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New medicines to tackle pedriatic cancer ‘imperative’ in Europe

New medicines to tackle pedriatic cancer 'imperative' in Europe

Back in 2016, Fé suddenly started falling ill frequently.

After spending months in the hospital, Fé was not getting better. Her parents then noticed she was losing motion in her left arm. This triggered doctors, and an x-ray found that she had a tumour in her brain.

«Then they sent the tumour to the lab,» explains Sam Daems, Fé’s father from his home in Geel, Belgium.  «And five days later they brought us the news that the tumour was actually an aggressive type of brain tumour, called ATRT. [It’s] a very rare indication, which doesn’t occur that often at all in children. But when you are diagnosed, with that malignancy, you know that you really don’t have a lot of options.»

Fé passed away some 6 months after the diagnosis after undergoing chemo and radiotherapy.

She was just 2 years old.

Fé is not an isolated case

Some 35,000 children are diagnosed with cancer every year in the EU.

Incidence can amount to almost 18 cases for every 100,000 children and young adults.

For Fe’s father, Europe’s way of treating cancer in children is beyond outdated and we are far behind.

«All of these therapies, they are technologies of the middle of the last century. The chemotherapy compounds, they were developed in the 60s of the last century and they are still used today to attack these tumours, because there is not more precise therapeutic available in the clinical world today.»

For some types of paediatric cancer, there is no effective treatment — or no treatment at all. Some therapeutical approaches have changed little in the last 30 years.

Further research, investments and regulatory efforts are thus imperative, claims a foundation advocating for more action against paediatric cancer.

The Kickcancer Foundation is pushing for further research and investment against paediatric cancer.

«We need to cure certain types of cancer,» says Delphine Heenen, the founder and managing director of the foundation. «Some patients we know today when they are diagnosed that they will never be cured from cancer. And yet, they don’t have access to new drugs, and there is not ongoing research to look for new drugs for those children.»

Heenen continues: «So we need new drugs to cure certain children with cancer . Then, many children with cancer will survive and will be cured, but the treatments are very toxic in the short term. So the treatments are very long, and very hard. It means that young people are taking out of the social life, school, and that is very hard at a stage in your life where you need to develop».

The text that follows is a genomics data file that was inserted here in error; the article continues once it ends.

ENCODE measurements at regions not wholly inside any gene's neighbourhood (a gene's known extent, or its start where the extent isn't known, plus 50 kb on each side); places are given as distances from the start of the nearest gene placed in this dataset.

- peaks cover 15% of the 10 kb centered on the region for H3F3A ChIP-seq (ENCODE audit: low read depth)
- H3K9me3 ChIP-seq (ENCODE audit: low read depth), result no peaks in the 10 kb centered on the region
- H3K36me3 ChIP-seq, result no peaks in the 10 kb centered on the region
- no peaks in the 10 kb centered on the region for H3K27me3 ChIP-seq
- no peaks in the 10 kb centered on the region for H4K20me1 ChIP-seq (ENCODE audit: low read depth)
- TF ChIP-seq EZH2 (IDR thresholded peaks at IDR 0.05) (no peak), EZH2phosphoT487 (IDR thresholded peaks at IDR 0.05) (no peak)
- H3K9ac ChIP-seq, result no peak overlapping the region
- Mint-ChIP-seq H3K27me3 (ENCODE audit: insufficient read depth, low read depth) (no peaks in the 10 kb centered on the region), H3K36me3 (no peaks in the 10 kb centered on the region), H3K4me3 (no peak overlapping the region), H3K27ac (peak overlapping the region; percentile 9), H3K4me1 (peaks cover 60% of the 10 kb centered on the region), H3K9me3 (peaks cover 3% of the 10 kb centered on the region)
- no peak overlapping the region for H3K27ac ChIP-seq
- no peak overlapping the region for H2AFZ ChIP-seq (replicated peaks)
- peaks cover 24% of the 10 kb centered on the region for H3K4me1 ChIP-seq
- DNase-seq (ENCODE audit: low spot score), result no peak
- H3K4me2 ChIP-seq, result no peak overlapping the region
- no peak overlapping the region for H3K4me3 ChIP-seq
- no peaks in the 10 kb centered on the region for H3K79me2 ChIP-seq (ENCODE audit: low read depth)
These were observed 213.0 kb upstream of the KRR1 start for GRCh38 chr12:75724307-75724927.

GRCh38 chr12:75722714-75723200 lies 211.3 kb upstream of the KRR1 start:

What is the EU doing?

Aware of the needs against cancer and other paediatric diseases, the European Commission’s pharmaceutical reform wants paediatric studies finalised within 5 years of the initial marketing authorisation so products reach child patients more quickly. The EC has also proposed that all new medicines that might be of interest for children are indeed screened for their use in them.

Simplifying procedures, increasing transparency and enhancing networking between patients, families, academics and medicine developers should also help speed up the authorisation of medicines for children, the Commission claims.

«Children are not small adults,» says Stella Kyriakides, the European Commissioner for Health and Food. «Children need frequently totally different treatments and medicines. We have put children and young adults in the spotlight by providing different incentives, by rewarding innovation, in order to have more research and development».

For Fé’s father Sam, a solution is possible.

«And if you combine pharma with [the] public and you create a structure where they can pull resources and they can better target paediatrics, it should be possible. It is not sending a rocket to Mars either.» 

«It is something for which you need hundreds of millions. But not hundreds of billions of euros. It is not outside of the realm of reality, I think, to expect that something is going to work in the next 5 to 10 years». Daems concludes.


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